The Reading Room

Remembering Thomas Tryon, the hunky gay writer of chilling queer horror

In gay culture, the idea of dating your twin remains eerily relevant. Few authors, however, have taken up the challenge inherent in this queer trope. Sure, there are creepy twins aplenty in horror films—the iconic duo in The Shining, the brothers in Dead Ringers, the sisters in Don’t Look Now—but in the realm of horror fiction, few novels succeed in transforming the inherent eerieness of queer twins into a catalyst for a satisfyingly horrific conclusion.

And then, there’s Thomas Tryon’s The Other.

The Connecticut-born Tryon, who attended Yale and served a term in the Navy during World War II, started out life as an actor. But after a handful of harrowing experiences in the screen trade—most famously on 1963’s The Cardinal, where he was verbally abused by director Otto Preminger—he turned his dramatic efforts toward fiction. Luckily, he was amazing at it. Before dying due to complications of AIDS at the age of 1965, Tryon managed to pen 8 novels, along with a few short story collections, in the span of 20 years.

Tryon’s pivot was a wise one: during the 50s and 60s, being an all-but-out gay actor wasn’t exactly a walk in the park. After a three-year marriage to a woman, Ann L. Noyes, and two decades as an actor, Tryon turned his attention to writing, coming out with 1971’s smash success The Other. He also started dating men, if not exactly openly: first the “Chorus Line” dancer Clive Clerk, then the gay porn actor Casey Donovan.

The Other is nothing if not informed by the sometimes erotic doublings of self and image that are part and parcel of queer culture: we open on two twins who share a secret language, and a “game” they’ve been taught by their Russian immigrant grandmother. The game involves a kind of transposition: you pick an object, and then you try your hardest to think of what it would be like to be that object, and then you become it. It’s an escape we see Niles, the “good” twin, indulging in time and again, while his bad seed brother Holland gets up to all kinds of bloody tricks. But that’s hardly the sum of it: The Other is full of perverse twists and a penultimate act of violence that literally made me gasp. It’s no wonder the book was quickly ranked among Ira Levin’s Rosemary’s Baby and Maxwell Anderson’s The Bad Seed as game-changing horror. The culture was ready for the kind of horror fiction Tryon wanted to write: a kind of horror informed by secrecy, queerness, and deviance.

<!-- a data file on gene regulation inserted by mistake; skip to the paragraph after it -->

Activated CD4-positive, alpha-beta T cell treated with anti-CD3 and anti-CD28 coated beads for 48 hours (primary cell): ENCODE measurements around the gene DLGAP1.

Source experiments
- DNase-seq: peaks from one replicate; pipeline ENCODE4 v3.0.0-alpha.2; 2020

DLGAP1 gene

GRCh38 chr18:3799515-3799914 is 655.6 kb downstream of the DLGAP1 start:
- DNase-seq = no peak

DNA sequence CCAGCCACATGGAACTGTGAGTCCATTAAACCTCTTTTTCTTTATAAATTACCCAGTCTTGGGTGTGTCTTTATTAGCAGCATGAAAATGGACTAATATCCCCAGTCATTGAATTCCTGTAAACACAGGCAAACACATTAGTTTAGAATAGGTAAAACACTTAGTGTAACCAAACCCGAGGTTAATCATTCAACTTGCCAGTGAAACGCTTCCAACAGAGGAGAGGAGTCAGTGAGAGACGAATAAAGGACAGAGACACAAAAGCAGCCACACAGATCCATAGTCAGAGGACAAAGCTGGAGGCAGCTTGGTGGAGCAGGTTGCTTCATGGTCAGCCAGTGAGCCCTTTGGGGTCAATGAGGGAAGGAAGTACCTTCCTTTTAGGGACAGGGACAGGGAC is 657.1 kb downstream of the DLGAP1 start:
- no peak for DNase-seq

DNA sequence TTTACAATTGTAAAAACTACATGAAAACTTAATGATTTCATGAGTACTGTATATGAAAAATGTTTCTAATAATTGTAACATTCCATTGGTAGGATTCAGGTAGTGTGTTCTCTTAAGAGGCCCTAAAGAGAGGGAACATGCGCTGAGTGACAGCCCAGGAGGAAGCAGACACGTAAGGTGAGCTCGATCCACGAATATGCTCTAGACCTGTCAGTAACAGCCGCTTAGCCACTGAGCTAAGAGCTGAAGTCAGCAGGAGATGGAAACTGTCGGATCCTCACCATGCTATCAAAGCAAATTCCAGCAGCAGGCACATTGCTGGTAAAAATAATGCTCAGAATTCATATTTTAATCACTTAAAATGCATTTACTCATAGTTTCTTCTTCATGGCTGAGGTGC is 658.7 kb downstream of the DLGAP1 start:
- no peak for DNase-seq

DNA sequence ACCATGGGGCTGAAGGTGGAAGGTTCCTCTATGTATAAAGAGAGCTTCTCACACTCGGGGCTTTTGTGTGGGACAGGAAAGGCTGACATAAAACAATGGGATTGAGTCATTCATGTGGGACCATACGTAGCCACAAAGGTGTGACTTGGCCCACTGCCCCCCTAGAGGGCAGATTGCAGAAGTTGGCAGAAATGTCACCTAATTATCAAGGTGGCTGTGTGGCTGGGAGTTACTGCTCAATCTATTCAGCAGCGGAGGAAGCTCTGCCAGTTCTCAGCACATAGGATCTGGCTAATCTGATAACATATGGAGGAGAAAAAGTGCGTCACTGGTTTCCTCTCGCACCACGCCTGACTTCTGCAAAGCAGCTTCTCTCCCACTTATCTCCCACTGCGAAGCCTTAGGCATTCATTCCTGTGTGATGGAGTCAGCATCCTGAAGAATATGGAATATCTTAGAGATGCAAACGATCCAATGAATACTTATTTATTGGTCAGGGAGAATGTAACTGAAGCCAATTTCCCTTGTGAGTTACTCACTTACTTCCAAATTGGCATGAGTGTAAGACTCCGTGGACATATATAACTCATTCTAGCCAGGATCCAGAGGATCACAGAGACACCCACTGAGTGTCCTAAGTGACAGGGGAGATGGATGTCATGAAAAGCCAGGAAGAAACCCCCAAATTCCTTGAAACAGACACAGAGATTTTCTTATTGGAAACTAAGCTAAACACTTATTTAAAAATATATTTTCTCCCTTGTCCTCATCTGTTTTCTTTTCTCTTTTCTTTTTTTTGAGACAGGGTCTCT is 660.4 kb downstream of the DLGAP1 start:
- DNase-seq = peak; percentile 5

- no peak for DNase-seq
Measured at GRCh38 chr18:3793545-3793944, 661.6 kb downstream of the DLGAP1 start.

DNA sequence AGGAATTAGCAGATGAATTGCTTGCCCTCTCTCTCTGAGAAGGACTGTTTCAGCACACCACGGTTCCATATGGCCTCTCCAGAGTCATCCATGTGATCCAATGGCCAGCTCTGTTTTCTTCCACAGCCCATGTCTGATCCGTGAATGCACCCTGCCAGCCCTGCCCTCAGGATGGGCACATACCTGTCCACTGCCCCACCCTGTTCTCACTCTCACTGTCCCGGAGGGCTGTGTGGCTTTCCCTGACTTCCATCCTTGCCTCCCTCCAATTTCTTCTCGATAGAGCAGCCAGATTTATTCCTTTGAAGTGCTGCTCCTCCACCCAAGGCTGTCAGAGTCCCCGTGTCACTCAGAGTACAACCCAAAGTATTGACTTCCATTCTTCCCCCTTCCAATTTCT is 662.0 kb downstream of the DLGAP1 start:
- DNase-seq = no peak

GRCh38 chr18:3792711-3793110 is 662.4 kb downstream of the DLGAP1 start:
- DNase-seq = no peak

The Other isn’t just a tightly-written thriller that keeps you guessing: it’s novel that details the systematic destruction of a family, by its youngest sons. When the book opens, evil twin Holland (it’s strongly implied) has put his cousin to death, making it look like an accident. Later on, we learn that Niles and Holland’s father met a similar fate recently, as well as neighbor, the family cat, and countless others. By the end of the book, it’s clear that no member of the Perry family is meant to survive the blight of the twins: especially not their sister’s new baby, who meets an especially grisly end. All Niles and Holland care about is each other: they’re all the family they need. And as the chilling end of the book approaches, the reader understands that Niles and Holland’s relationship to the family is as outliers. They refuse to fit in with the Perrys to the point where they become dead set on ending the family line once and for all.

Some queer writers make their inability or lack of desire to continue the family line a source of anxiety. Others accept it happily—Alison Bechdel’s description of herself as a “terminus” in Are You My Mother? comes to mine. Still fewer use the medium of horror to stage an attack on the cozy concept of the American family. Taking from the unsettling genius of Levin’s horror writings—both Rosemary’s Baby and The Stepford Wives—Tryon’s The Other paved a new kind of uncanny path for modern horror. The terror of the book doesn’t, for the most part, lie in haunted spaces or supernatural events. It grips you precisely because it speaks to a queer desire underlying so much iconic horror from the stories of Edgar Allan Poe to the films of Clive Barker: it attacks the very concept of the family.

Tryon died, as many men of his generation did, far too soon. He packed a lot into his short life, and his horror fiction, including The Other, Harvest Home, and Night Magic, shows us the best of what he could do. It’s only a pity he couldn’t live to do more. ♦

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